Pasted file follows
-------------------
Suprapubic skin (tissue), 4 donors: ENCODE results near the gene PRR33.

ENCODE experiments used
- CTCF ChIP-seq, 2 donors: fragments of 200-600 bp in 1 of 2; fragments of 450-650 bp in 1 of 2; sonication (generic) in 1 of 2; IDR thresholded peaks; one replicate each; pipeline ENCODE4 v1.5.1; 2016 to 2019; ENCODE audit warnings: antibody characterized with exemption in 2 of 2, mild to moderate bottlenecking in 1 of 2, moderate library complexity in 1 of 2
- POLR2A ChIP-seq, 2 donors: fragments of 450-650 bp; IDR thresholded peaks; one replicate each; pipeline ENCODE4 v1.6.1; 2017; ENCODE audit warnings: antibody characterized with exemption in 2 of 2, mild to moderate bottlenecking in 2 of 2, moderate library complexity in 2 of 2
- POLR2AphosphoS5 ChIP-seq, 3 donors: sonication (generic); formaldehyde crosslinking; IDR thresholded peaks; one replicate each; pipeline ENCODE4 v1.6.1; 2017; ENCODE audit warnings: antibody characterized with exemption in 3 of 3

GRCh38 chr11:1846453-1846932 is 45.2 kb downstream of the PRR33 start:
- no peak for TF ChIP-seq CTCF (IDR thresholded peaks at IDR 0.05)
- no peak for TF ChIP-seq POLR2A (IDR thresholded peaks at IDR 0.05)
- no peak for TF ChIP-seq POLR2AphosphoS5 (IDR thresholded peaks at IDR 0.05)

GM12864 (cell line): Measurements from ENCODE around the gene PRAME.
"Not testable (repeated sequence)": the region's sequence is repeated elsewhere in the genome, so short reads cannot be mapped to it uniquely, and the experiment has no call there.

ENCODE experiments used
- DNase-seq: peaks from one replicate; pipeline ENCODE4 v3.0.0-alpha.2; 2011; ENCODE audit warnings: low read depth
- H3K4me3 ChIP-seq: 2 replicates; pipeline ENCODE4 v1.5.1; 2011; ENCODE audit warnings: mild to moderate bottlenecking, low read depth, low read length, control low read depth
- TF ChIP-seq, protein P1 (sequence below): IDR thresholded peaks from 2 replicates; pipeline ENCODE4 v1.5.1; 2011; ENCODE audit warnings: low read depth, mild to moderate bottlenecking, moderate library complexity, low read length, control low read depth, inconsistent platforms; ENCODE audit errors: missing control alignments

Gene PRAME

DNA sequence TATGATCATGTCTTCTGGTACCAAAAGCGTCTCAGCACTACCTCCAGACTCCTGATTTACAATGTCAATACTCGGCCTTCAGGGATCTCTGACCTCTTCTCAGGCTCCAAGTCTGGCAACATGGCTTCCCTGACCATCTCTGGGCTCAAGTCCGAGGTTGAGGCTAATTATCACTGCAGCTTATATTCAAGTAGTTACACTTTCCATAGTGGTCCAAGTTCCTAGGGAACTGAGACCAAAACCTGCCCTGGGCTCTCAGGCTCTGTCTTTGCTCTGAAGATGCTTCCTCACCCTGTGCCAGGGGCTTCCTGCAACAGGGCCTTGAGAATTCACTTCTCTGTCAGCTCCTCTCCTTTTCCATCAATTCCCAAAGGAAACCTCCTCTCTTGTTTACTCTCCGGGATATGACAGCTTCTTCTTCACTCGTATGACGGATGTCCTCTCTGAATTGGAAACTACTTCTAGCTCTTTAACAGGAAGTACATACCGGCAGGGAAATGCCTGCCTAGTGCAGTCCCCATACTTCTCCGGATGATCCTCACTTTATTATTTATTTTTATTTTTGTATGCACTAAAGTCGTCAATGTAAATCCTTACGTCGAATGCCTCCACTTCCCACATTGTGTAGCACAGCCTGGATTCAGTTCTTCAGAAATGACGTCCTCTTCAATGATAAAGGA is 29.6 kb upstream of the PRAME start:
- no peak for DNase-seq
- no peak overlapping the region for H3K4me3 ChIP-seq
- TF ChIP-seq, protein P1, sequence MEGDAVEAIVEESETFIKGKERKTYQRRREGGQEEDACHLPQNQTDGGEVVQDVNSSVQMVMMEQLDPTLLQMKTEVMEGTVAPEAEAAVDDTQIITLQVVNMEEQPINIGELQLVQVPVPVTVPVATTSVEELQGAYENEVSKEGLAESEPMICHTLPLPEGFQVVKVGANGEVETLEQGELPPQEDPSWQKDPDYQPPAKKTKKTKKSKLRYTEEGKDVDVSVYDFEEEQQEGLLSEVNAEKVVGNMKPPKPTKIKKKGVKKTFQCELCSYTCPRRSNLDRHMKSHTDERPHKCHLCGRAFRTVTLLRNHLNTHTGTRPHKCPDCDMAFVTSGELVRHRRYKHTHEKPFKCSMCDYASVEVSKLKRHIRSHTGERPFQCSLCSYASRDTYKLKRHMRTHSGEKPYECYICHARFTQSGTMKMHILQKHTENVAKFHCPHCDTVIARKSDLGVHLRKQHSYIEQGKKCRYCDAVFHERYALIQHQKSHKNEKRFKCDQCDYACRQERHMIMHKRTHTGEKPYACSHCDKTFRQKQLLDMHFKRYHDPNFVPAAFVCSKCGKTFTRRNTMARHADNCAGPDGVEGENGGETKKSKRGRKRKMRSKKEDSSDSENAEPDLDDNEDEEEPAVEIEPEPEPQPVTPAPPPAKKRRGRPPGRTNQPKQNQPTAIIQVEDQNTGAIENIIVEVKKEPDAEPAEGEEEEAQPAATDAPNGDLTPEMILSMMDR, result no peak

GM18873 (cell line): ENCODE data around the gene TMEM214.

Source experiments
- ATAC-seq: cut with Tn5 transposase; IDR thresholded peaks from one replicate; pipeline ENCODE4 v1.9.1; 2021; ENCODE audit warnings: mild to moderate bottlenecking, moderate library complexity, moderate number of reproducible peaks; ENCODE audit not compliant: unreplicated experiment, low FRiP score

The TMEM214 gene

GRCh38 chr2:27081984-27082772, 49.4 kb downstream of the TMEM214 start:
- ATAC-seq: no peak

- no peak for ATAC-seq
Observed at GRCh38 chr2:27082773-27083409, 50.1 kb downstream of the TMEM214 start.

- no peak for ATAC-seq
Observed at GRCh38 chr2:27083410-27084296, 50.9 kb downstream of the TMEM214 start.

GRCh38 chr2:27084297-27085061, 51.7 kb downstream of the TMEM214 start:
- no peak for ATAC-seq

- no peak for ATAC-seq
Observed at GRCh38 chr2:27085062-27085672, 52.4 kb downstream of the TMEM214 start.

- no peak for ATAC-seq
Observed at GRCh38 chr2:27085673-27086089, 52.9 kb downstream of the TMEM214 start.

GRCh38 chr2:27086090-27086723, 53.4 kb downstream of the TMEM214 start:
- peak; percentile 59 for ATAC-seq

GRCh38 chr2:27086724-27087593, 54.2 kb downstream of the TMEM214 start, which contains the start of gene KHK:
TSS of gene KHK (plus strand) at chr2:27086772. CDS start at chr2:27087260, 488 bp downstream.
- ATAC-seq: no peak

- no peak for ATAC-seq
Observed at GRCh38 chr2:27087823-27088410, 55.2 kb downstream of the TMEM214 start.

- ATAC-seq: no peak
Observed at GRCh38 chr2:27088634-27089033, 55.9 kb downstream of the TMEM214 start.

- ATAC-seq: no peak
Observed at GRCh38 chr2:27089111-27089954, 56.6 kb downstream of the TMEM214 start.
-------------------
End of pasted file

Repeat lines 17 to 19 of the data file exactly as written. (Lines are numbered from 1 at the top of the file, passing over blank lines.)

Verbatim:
DNA sequence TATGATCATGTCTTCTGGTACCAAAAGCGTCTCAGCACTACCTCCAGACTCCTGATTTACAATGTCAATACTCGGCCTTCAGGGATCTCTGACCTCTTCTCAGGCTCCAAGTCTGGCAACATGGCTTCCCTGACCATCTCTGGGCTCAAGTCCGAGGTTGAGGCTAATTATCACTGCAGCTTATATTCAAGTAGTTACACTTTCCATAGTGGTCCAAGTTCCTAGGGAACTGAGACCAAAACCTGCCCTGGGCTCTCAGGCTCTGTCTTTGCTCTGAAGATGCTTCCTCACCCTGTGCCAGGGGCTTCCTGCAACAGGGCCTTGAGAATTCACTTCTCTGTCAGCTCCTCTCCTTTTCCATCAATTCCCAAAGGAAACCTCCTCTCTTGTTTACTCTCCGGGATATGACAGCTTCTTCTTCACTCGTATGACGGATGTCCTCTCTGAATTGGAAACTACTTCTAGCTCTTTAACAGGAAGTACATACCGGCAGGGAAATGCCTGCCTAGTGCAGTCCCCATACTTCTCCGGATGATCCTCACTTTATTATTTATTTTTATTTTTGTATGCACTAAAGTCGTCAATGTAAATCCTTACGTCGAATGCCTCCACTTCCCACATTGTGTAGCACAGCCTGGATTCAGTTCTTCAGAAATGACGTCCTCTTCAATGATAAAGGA is 29.6 kb upstream of the PRAME start:
- no peak for DNase-seq
- no peak overlapping the region for H3K4me3 ChIP-seq